Friends taking on challenge for Motor Neurone Disease charity

Two Black Country friends have taken to the roads to raise funds for research into a major nervous system disease.

Andrew Moult and Simon Woodward are doing a month 500 cycling challenge to raise funds for Motor Neurone Disease (MND) in memory of Ken Whittingham, who ran the deaf centre in Walsall
Andrew Moult and Simon Woodward are doing a month 500 cycling challenge to raise funds for Motor Neurone Disease (MND) in memory of Ken Whittingham, who ran the deaf centre in Walsall

Andrew Moult and Simon Woodward from Pelsall have taken on a 500-mile cycling challenge to raise the funds for Motor Neurone Disease and to honour the memory of a friend.

Ken Whittingham died in 2015 of the disease, which affects the muscles and brain, and Andrew said the way Ken died was one of the main things pushing him on to do the ride.

He said: "Ken was a gentleman, an absolute gentleman, who thought of others before himself and was an inspiration to many, so he's sadly missed by everyone.

"We saw the effect the disease had on him - after being told he had 10 years left, then five, and lived for two before dying in his sleep, and it was truly awful to see."

For Andrew, the challenge is particularly difficult as he uses a hand bike due to being unable to use his legs, but he said the charity was worth the effort.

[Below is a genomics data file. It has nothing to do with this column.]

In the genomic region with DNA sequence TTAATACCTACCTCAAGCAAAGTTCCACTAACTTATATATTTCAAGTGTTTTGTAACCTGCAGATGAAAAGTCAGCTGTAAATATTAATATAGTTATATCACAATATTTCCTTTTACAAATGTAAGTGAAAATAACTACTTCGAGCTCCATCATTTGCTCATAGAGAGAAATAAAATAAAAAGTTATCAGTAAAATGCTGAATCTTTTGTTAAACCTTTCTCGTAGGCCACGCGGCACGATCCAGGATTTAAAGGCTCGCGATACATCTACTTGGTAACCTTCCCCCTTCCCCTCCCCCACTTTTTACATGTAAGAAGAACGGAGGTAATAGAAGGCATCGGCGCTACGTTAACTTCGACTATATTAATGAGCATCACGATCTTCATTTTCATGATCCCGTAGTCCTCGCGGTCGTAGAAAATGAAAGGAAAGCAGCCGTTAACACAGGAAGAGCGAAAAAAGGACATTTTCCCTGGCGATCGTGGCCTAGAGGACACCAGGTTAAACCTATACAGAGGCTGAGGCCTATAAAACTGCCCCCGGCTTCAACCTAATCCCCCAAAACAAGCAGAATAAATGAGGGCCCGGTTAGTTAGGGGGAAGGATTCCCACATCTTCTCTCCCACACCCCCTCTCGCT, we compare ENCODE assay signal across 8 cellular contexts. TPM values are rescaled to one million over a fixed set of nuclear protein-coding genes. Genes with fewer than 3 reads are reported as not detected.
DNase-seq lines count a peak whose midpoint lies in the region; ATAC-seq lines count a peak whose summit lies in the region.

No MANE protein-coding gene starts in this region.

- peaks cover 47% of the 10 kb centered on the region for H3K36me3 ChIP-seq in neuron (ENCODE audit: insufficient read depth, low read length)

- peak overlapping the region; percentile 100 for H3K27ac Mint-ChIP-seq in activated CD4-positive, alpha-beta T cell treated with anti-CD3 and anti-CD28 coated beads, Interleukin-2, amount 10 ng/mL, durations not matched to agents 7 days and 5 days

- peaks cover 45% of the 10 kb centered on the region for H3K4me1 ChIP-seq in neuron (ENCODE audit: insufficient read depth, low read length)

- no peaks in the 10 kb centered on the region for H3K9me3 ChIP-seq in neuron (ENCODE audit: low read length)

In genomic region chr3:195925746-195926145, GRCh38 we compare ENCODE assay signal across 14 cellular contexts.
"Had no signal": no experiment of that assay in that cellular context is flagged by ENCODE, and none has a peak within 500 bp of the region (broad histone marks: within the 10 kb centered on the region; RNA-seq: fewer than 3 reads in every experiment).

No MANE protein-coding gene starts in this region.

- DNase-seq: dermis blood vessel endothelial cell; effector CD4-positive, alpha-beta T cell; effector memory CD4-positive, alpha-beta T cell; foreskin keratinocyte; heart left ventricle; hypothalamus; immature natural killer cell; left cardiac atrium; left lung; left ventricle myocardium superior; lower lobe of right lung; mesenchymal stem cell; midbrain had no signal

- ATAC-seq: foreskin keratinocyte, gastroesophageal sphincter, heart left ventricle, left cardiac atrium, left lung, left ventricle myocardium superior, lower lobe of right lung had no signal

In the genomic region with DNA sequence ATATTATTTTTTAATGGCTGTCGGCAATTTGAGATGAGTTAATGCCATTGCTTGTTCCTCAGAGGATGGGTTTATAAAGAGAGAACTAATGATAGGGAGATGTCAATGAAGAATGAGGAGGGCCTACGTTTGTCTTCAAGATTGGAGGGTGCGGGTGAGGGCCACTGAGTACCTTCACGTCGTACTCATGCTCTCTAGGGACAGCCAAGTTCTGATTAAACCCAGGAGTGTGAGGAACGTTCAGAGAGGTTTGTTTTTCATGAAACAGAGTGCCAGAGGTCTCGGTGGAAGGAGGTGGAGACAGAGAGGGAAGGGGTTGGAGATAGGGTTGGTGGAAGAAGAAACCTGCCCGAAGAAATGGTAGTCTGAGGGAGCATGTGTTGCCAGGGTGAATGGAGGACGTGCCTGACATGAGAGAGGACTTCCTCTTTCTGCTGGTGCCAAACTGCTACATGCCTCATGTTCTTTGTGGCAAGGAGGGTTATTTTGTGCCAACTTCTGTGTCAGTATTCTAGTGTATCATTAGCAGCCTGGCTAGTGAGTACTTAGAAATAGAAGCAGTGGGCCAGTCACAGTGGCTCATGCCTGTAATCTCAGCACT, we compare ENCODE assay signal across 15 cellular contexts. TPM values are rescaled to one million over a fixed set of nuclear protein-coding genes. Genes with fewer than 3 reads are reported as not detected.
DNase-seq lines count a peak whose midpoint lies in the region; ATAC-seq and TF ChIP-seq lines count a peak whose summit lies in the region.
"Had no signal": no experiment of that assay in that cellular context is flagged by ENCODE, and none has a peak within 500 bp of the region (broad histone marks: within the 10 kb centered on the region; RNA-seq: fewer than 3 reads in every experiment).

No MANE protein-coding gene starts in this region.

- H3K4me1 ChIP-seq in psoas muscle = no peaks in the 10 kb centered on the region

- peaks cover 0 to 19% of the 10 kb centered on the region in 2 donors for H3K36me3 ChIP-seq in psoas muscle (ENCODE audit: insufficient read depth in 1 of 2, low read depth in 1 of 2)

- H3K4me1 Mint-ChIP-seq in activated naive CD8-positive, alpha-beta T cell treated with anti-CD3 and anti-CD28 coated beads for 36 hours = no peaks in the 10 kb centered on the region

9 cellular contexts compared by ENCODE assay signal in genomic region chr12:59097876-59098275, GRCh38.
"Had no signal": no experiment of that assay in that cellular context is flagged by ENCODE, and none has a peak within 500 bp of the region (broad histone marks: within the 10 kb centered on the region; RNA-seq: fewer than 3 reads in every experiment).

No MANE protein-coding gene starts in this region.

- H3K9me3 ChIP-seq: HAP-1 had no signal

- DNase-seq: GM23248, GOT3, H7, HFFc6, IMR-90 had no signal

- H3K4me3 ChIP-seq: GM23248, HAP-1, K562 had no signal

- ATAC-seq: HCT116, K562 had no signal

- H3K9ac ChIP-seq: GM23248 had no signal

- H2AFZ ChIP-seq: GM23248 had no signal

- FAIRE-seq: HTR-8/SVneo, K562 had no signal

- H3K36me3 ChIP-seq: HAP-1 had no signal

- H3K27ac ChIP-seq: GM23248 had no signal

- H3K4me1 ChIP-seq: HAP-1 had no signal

He said: "I started this challenge on September 6 and have done 166.2 miles to date, with another 14 planned for tomorrow.

"It's not been easy due to my health as I've got problems with my lungs and my heart and I've got Addison's disease, so I've had to pace myself and not go too far.

"However, I go out and do what I can do, and I make sure it's a nice journey with lots of good scenery and I have people waving to me and cheering me on."

Andrew said he was aiming to complete his challenge by October 4, while Simon would take 50 Saturdays to do his due to work commitments.

He said that people should think about the effects of such a disease and said donations would help fund the research into preventative measures and a cure.

He said: "Motor Neurone Disease is so horrific and there's not a lot of funding for it, so the more funding we can pull in, the better.

"It doesn't matter how much, every penny counts and it will help a lot more people to have a chance in the future, find preventative measures and, maybe, even a cure.

"Without those donations, however, that's just not possible."

To find out more and to make a donation, call 07703 573124.

Top Stories

More from the Express & Star

UK & International News